Tag Archives: stimming

Autism and the extraordinary power of peers

Andy’s Chicken Cordon Bleu

Motivation…. it started out as competition, before they cared.

Brent cooked independently …. and got lots of attention from visitors for it.  The other guys started cooking.

Ray brought home a paycheck and bought himself his own junk food and CD’s.  The other guys requested that their support workers take them job hunting.

Jose made a conscious effort to change his eating habits and lost a ton of weight…. everyone who knew him before showered him with compliments.  The guys started dropping waist sizes and talking about food choices at dinner .

Andy volunteers at the library and checks out books that he reads each night  after dinner.  The others wanted their own pile of library books.

Before they really cared about each other, they just wanted what the others had. Their motivation began as a competition… for attention, for money, for books. It got them off the couch temporarily, but that type of motivation just doesn’t go very deep.  The anxiety, anger, melt-downs, sensitivities, intolerance, mistrust… still front and center.  They just had more books.

Ray is working on his art and is showing it off at market this week

Almost two years ago…the guys started out as a group of pudgy overweight, unmotivated, anxiety-ridden gang of couch potatoes.  Except Brent… older than the others by at least 10 years….healthy, fit, and motivated to work from sun-up to sundown, had hobbies and filled his leisure time…  He has lived here on the farm for 18 years.

Brent has most of the same difficulties as the others …. anxiety and melt-downs, sensitivities and intolerance.  But he doesn’t have the mistrust that the others have, and his behaviors are rarely directed towards the guys.   He really likes his housemates, and he was the first to show that he cared, no matter how much the other guys were acting out.

Brent is also quiet…. he sits at dinner listening, rarely contributing to conversation.  Everyone else battles to get a word in. And every other guy has SOMETHING about him that annoys the others. But Brent?… there appears to be nothing about him that is annoying to the other guys.  So Brent became the one that everyone bonded with first.  Coming to his defense when it seemed like he might need it, always watching out for him and making sure he got his share…..they TRUSTED him.

But they also respected him.

They see how hard he works, without complaining … ever.  They can see that he doesn’t need to be begged, prodded or lectured to about adult responsibilities in a household.  They see that when the arguments are about whose dishes are in the sink and who should load them, he just gets up and does it.  And they see that he earns  a decent amount of money each week because of the extra work he does.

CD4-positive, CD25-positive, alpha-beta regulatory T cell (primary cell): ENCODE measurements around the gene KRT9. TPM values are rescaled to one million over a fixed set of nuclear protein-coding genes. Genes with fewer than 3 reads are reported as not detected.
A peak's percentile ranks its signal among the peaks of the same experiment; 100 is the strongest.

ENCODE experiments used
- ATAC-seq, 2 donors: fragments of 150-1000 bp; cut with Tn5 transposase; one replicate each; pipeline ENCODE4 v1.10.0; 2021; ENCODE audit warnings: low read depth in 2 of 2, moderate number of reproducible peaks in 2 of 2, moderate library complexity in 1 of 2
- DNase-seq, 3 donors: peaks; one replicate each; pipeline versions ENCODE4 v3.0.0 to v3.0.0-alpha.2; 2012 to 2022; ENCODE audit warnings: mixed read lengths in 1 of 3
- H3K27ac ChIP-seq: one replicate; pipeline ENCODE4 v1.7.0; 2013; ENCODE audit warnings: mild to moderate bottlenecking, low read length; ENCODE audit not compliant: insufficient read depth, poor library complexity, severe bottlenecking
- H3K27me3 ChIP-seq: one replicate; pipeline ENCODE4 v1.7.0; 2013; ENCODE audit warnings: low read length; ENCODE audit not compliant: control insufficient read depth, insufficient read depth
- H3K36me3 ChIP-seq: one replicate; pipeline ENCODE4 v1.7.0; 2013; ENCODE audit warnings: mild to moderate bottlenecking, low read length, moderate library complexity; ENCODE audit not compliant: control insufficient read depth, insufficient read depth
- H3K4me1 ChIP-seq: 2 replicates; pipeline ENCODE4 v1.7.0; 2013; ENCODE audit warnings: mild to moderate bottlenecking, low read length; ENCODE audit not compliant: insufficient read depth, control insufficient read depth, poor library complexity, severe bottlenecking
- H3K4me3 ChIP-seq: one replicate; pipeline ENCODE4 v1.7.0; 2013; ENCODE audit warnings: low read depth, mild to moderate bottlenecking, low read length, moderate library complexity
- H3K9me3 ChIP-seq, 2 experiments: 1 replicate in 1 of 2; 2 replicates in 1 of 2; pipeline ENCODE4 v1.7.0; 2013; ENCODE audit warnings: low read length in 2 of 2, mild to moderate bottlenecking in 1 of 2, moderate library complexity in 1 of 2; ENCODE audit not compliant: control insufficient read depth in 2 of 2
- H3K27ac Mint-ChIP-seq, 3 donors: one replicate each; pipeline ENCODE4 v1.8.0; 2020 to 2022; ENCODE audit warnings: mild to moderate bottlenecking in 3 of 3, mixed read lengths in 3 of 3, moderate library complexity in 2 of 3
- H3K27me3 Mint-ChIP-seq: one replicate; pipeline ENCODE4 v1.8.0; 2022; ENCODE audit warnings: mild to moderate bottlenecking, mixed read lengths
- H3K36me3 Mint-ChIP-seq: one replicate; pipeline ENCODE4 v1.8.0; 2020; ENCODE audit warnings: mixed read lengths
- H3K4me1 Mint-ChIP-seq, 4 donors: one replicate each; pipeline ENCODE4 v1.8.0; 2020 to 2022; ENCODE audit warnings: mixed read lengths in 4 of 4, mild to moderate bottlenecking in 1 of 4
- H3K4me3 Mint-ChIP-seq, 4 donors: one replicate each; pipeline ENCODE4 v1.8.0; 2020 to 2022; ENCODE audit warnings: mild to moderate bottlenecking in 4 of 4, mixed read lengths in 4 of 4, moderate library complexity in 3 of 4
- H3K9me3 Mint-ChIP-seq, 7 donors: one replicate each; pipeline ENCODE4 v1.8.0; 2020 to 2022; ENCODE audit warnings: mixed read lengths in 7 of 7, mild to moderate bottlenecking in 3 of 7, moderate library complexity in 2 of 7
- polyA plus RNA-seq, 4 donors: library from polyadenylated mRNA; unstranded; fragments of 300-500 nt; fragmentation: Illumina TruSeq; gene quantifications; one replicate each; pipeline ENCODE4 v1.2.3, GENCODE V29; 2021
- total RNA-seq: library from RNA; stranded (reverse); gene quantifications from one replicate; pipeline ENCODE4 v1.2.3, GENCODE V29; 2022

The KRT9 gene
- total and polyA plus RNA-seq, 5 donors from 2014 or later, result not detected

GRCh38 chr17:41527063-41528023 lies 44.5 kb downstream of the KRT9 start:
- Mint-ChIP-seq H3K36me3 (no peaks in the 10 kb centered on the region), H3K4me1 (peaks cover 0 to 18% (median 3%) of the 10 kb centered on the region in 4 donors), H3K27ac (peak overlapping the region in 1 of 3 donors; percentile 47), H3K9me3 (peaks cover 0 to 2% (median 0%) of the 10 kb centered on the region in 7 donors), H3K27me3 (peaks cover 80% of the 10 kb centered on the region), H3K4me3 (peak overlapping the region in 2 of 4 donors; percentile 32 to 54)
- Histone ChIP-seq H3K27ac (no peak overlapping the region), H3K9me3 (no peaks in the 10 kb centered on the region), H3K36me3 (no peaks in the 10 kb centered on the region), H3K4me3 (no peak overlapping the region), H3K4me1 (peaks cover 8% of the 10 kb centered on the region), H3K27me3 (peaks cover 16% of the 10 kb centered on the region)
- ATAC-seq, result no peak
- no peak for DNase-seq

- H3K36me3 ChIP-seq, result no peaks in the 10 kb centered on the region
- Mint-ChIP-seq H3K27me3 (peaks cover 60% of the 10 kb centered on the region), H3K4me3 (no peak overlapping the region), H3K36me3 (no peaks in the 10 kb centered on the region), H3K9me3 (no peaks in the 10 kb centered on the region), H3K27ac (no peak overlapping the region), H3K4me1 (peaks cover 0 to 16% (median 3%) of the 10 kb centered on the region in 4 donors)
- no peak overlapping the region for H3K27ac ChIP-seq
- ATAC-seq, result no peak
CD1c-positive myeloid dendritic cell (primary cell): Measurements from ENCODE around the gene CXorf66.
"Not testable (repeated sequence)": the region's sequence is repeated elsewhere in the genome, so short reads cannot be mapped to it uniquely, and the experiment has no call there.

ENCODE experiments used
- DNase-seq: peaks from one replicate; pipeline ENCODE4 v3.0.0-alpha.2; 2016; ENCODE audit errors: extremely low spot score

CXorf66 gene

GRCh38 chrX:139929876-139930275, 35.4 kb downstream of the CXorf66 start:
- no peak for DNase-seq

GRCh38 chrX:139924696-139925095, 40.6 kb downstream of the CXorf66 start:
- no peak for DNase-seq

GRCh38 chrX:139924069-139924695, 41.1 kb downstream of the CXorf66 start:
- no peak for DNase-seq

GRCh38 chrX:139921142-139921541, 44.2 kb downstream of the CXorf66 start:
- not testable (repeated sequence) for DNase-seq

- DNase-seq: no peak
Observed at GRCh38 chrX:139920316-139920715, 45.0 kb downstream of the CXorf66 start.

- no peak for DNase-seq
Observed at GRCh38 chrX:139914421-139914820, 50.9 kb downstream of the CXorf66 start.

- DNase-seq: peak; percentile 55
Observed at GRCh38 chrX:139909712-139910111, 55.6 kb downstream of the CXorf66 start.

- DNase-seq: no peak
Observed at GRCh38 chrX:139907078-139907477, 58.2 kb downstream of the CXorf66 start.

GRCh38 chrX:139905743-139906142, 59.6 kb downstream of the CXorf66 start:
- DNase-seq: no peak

They also see that he keeps most of his personal ‘stim-stuff’ to himself when he is out in the community.  No one forces that issue. He wants certain things from those he comes in contact with… so he makes an effort to understand the people he meets and has learned to express his needs in a way that can be understood.  His desires are rarely ‘typical’…..they usually involve checking out the heating systems in people’s houses, or asking questions about their car keys.  But he has learned to do it in a way that endears himself to almost everyone he meets.. EVERYONE loves Brent.

Brent has been selling blankets every week at the farmer’s market

His maturity and work ethic shine in everything Brent does.  He makes the other guys want to better themselves.

There is a turning point in young adulthood, with or without a disability.  A point at which your motivation changes from doing something because someone older expects you to, to acting on something just because it’s the right thing to do.

A few weeks ago, Jose started getting up in the morning on his own, giving himself an hour before his staff showed up. He started making his own coffee, and real homemade oatmeal from scratch (with frozen strawberries blended in yummm), the way he has been taught over the past year.  and when he is finished now…. he loads his dishes and checks to see if the dishwasher needs to be run, and TURNS IT ON if it needs it.

He turns on the dishwasher now, just because it needs to be run. Seems like a small thing, right?

It’s not.

Jose cooks lunch for all of the volunteers every Wednesday

Jose’s Birthday September 2010

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Autism and agricultural communities: a reason for keeping it small

So much talk this week about agricultural communities and autism… the autism blogs and listservs are buzzing about the  FRED conference that just happened in California (Farms and Ranches Enabling people with Disabilities).  There has been an overwhelming response to the conference nationwide.  It is so inspiring to see some of these long-term communities continue to grow and succeed… check out these agricultural communities of adults with autism.  Families are talking about working together with others to create their own farm for their family members.  Again and again, the talk ends up focusing on the lack of funding, the lack of support for projects like these from the very organizations that should be helping.